CSUN police recently worked with Department of Motor Vehicle investigators to arrest people who illegally used disabled driver parking permits at CSUN parking lots.
Christina Villalobos, CSUN Police Department spokesperson, said the investigation was conducted in response to complaints from disabled students and the CSUN police.
Fifteen drivers at CSUN were cited in connection with fraudulent use of disabled parking permits late March, Villalobos said.
“Hopefully it is a deterrent to people (who misuse permits)” she said, adding that she hopes the investigation raises awareness on campus.
Investigations of illegal use of the permits are only done when people call either CSUN PD or the DMV, Villalobos said.
Illegal use of disabled driver placards is a continuing issue for the CSUN PD, even when there is not a DMV investigation.
“We don’t just enforce it when the DMV comes in,” Villalobos said. “It’s just a day-to-day issue for the police department.”
Mike Miller, DMV spokesperson, said illegal use of placards is a serious issue for the DMV.
“We respond to these types of complaints not just because they’re complaints, but because it’s a crime,” Miller said.
The most common form of fraudulent disabled-placard use comes from people using permits they received from acquaintances, Miller said.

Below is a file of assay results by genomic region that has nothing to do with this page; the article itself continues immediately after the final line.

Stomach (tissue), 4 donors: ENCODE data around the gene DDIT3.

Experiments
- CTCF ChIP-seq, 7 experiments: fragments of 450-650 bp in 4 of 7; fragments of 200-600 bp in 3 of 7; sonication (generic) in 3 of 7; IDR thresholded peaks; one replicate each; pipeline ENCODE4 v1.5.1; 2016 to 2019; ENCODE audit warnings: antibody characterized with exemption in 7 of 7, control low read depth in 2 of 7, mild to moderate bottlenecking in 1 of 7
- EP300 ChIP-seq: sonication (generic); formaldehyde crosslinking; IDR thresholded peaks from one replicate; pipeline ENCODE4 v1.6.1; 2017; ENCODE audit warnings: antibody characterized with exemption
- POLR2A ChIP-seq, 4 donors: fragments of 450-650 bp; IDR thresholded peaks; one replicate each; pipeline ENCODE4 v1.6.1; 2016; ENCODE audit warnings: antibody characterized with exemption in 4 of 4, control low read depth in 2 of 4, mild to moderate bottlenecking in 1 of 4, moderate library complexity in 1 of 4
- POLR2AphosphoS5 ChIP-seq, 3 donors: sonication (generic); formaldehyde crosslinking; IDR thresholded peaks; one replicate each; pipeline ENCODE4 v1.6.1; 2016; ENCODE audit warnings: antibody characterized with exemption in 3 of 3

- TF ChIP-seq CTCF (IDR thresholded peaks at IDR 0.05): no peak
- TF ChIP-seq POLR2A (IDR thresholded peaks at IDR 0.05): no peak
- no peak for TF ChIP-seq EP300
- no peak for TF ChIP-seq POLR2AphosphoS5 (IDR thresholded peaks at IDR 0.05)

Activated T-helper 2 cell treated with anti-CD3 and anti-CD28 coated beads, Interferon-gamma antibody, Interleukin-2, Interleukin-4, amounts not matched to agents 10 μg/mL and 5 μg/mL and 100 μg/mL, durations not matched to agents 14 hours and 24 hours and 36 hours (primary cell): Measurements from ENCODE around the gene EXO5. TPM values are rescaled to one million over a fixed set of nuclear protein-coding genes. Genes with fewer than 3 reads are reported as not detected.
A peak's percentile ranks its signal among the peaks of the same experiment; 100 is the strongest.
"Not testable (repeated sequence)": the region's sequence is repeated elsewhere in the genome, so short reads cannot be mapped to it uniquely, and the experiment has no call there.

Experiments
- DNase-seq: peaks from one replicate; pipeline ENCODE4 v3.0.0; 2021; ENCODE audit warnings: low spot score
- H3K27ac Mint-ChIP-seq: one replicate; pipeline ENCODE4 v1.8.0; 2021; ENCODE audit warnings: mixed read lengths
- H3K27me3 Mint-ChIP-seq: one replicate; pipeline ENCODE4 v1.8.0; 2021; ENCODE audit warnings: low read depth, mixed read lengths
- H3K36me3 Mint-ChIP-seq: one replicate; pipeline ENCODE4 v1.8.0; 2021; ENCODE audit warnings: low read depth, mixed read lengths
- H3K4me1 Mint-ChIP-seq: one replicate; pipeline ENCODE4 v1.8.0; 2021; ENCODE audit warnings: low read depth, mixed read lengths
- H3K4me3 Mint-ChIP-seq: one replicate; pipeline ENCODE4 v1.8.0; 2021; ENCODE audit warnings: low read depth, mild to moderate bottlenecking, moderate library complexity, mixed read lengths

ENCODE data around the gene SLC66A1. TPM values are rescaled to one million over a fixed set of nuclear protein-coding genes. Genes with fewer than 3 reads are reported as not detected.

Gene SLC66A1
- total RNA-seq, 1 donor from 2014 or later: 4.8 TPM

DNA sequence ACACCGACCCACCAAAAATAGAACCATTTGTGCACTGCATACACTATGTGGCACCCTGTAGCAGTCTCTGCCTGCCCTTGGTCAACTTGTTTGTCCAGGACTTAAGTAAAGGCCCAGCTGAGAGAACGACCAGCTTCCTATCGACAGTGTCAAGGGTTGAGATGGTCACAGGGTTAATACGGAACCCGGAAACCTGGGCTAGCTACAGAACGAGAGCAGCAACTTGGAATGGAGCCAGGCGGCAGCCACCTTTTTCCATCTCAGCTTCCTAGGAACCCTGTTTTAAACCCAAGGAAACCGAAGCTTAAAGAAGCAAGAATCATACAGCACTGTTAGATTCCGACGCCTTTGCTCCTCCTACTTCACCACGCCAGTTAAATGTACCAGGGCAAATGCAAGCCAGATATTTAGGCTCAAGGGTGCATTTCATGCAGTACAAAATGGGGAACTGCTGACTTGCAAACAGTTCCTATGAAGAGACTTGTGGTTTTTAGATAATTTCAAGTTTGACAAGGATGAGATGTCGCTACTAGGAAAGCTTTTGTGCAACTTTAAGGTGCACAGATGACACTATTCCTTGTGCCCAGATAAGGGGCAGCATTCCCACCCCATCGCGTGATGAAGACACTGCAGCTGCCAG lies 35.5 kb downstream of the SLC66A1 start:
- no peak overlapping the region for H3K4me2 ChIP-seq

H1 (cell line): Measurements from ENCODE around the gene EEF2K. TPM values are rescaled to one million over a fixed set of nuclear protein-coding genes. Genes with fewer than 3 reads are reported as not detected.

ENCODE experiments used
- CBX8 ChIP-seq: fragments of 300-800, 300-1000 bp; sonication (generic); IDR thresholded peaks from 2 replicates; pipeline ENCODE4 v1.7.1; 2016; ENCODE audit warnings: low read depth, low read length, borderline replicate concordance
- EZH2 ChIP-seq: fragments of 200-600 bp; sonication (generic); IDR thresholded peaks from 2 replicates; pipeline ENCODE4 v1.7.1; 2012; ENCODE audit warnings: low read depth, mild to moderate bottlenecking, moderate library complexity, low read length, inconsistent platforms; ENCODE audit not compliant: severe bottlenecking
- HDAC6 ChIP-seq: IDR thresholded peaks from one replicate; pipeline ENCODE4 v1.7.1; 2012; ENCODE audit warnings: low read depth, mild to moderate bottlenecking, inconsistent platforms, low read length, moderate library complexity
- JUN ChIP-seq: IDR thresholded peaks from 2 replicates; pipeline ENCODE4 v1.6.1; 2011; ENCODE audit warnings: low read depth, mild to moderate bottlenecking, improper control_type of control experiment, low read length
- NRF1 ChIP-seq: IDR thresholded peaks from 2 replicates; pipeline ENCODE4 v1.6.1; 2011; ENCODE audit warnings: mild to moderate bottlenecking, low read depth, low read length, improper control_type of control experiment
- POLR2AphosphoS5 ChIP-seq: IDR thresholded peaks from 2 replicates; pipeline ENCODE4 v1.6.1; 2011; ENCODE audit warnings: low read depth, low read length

“It could be someone’s friend or relative that is disabled,” he said.
Fines for using the placards illegally carry high fines and possible jail time.
People who knowingly use disabled parking permits but are not disabled face long-term consequences if caught, Miller said.
“I think it is incredibly stupid and shortsighted (for people to illegally use the placards),” Miller said.
Mary Ann Cummins-Prager, director of CSUN’s Center on Disabilities, said police should check for illegal use of placards to enforce the law.
“I know how grateful people with disabilities are about the law being enforced,” Cummins-Prager said. “Clearly the police are finding violators.”
People who take parking spots hamper the ability of disabled students to get around campus and to class on time, Cummins-Prager said.
“It really impedes their ability to get to class if people are taking ADA (Americans with Disabilities Act) parking spaces illegally,” Cummins-Prager said.
Part of the Americans with Disabilities Act of 1990 requires employers to make available parking spaces for disabled people, according to the ADA web site.
Cummins-Prager said she was most concerned about the access a person has to get into and out of parking spaces when someone has a medical emergency.
“I have heard of people who have had medical emergencies who have not been able to get in or out of their parking spaces,” Cummins-Prager said. “I think it’s more than an inconvenience for people with disabilities. It is potentially life-threatening.”
Joseph Wilson can be reached at email@example.com.